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Retraction Watch

Tracking retractions as a window into the scientific process

Shigeaki Kato up to 23 retractions

with 10 comments

katoShigeaki Kato, the former University of Tokyo endocrinology researcher found to have manipulated images in dozens of papers, has six more retractions, bringing his total to 23.

Five of them appear in Molecular and Cellular Biology:

Retraction for Kitagawa et al., Ligand-Selective Potentiation of Rat Mineralocorticoid Receptor Activation Function 1 by a CBP-Containing Histone Acetyltransferase Complex, a paper cited 79 times, according to Thomson Scientific’s Web of Knowledge:

Volume 22, no. 11, p. 3698–3706, 2002. The authors and the journal hereby retract this article. After publication, this article was found to have multiple images that were unacceptably manipulated (Fig. 2 and 4B and C), a clear violation of ASM’s ethical standards. Since the integrity of the data as presented was compromised, this publication is retracted in its entirety. We apologize to the readers of Molecular and Cellular Biology and regret any inconvenience this causes. H. Kitagawa did not agree to this retraction.

Retraction for Kitagawa et al., A Regulatory Circuit Mediating Convergence between Nurr1 Transcriptional Regulation and Wnt Signaling, cited 34 times:

Volume 27, no. 21, p. 7486–7496, 2007. The publisher hereby retracts this article. After publication, this article was found to have multiple images that were unacceptably manipulated (Fig. 4B and 5A), a clear violation of ASM’s ethical standards. Since the integrity of the data as presented was compromised, this publication is retracted in its entirety. We apologize to the readers of Molecular and Cellular Biology and regret any inconvenience this causes.

Retraction for Endoh et al., Purification and Identification of p68 RNA Helicase Acting as a Transcriptional Coactivator Specific for the Activation Function 1 of Human Estrogen Receptor α, cited 268 times:

Volume 19, no. 8, p. 5363–5372, 1999. The authors and the journal hereby retract this article. After publication, this article was found to have multiple images that were unacceptably manipulated (Fig. 1B, 4A to C, and 8A and B), a clear violation of ASM’s ethical standards. Since the integrity of the data as presented was compromised, this publication is retracted in its entirety. We apologize to the readers of Molecular and Cellular Biology and regret any inconvenience this causes.

Retraction for Igarashi et al., Vitamin K Induces Osteoblast Differentiation through Pregnane X Receptor-Mediated Transcriptional Control of the Msx2 Gene, cited 48 times

Volume 27, no. 22, p. 7947–7954, 2007. The authors and the journal hereby retract this article. After publication, this article was found to have multiple images that were unacceptably manipulated (Fig. 1A and C, 4B and C, and 5C), a clear violation of ASM’s ethical standards. Since the integrity of the data as presented was compromised, this publication is retracted in its entirety. We apologize to the readers of Molecular and Cellular Biology and regret any inconvenience this causes. M. Igarashi and H. Kitagawa did not agree to this retraction.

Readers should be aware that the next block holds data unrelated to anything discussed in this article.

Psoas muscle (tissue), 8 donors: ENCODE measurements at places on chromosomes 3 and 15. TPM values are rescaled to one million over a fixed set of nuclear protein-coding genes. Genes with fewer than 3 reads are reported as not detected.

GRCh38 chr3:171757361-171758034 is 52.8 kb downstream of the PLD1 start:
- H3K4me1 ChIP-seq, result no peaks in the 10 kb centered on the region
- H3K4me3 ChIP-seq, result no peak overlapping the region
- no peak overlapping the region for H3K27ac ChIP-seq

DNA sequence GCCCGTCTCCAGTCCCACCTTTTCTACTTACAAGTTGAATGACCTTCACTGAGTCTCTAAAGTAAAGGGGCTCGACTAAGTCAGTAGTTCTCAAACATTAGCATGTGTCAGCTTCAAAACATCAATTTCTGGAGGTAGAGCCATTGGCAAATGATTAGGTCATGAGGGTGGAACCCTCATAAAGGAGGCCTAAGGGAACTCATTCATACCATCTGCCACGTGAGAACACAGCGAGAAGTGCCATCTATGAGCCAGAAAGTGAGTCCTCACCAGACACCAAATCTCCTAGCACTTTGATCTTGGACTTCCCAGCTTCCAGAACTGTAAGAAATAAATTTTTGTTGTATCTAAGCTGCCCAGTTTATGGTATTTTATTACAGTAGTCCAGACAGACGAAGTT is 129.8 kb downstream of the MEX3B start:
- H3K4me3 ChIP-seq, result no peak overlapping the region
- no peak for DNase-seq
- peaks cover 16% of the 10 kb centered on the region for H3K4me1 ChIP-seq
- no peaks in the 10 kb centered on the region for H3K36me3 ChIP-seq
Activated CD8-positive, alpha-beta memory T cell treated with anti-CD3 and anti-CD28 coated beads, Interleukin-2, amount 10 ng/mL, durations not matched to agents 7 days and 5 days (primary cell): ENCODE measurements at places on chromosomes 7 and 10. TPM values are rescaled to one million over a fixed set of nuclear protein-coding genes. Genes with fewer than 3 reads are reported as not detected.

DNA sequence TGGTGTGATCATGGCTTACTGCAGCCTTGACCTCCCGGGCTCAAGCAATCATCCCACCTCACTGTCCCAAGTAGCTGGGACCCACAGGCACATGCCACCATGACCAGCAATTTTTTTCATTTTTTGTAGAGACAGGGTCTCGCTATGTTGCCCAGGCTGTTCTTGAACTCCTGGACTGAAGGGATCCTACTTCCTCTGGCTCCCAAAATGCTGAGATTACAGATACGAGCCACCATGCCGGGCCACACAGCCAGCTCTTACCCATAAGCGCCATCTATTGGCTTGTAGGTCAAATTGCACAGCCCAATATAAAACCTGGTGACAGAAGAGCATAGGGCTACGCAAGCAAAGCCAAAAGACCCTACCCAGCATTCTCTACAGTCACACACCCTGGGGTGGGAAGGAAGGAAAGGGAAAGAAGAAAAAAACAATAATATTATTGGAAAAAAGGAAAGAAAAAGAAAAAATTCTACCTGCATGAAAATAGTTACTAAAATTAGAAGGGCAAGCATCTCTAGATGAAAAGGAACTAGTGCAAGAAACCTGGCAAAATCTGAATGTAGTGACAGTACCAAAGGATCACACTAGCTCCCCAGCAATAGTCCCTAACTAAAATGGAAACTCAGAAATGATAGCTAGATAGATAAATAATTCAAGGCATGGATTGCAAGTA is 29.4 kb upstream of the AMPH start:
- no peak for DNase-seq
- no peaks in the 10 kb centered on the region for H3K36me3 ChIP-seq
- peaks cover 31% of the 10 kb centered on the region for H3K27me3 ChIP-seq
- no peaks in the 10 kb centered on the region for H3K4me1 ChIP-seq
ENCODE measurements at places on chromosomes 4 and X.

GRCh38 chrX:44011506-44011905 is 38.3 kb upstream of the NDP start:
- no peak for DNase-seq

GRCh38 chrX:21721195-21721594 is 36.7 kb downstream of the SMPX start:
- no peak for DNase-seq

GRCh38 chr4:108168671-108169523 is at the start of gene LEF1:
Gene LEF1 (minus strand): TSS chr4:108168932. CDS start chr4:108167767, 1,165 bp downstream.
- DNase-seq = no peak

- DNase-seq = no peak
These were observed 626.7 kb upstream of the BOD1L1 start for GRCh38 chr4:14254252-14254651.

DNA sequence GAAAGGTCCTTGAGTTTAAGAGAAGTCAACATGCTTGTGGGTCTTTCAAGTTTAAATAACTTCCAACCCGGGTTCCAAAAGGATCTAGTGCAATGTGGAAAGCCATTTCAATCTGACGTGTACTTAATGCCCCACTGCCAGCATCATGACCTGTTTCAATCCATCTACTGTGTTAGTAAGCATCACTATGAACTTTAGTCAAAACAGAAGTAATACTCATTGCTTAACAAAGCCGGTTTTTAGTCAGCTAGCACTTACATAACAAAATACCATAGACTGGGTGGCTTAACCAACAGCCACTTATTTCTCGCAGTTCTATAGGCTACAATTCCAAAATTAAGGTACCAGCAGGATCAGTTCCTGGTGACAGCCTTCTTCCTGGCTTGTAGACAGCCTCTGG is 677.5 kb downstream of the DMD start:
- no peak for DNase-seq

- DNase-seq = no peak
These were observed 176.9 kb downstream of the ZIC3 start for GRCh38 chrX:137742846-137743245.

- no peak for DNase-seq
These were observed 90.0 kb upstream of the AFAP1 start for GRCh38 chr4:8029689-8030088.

Retraction for Kouzu-Fujita et al., Coactivation of Estrogen Receptor β by Gonadotropin-Induced Cofactor GIOT-4, cited 10 times:

Vol. 29, no. 1, p. 83–92, 2009. The authors and the journal hereby retract this article. After publication, this article was found to have multiple images that were unacceptably manipulated (Fig. 2E, 3A and D, 4B, and 6), a clear violation of ASM’s ethical standards. Since the integrity of the data as presented was compromised, this publication is retracted in its entirety. We apologize to the readers of Molecular and Cellular Biology and regret any inconvenience this causes. H. Kitagawa did not agree to this retraction.

As our friends at The Scientist point out, three of these papers were among five subject to an expression of concern last year.

MCB also has a correction by Kato.

And here’s a retraction from Oncogene, of a paper cited 26 times:

BRCA1 function mediates a TRAP/DRIP complex through direct interaction with TRAP220

O Wada, H Oishi, I Takada, J Yanagisawa, T Yano and S Kato

Retraction to:Oncogene (2004) 23, 6000–6005; doi:10.1038/sj.onc.1207786; Published online 21 June 2004

This paper is retracted due to the following image manipulations: Figure 1b (pasting of the lanes), Figure 2 (pasting and insertion of the lanes) and Figure 3a (pasting of the lanes). All authors of this paper agree to this retraction.

The new tally means we’re more than halfway through the 43 retractions recommended by a University of Tokyo committee.

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10 Responses

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  1. With highly cited papers like this, I assume the basic claims have held up through replication and followup experiments by others, so the results are basically “true”, although the data showing it was unacceptably “prettied up.” In cases like this, does someone ever re-do the experiments or find original blots and re-publish the data?

    StrongDreams

    February 7, 2014 at 2:41 pm

    • “I assume the basic claims have held up through replication and followup experiments by others”

      That’s difficult to infer. Highly cited papers may only indicate that there are a lot of people working in closely related areas, or that the cited paper is considered ‘politically important’ even if distantly related.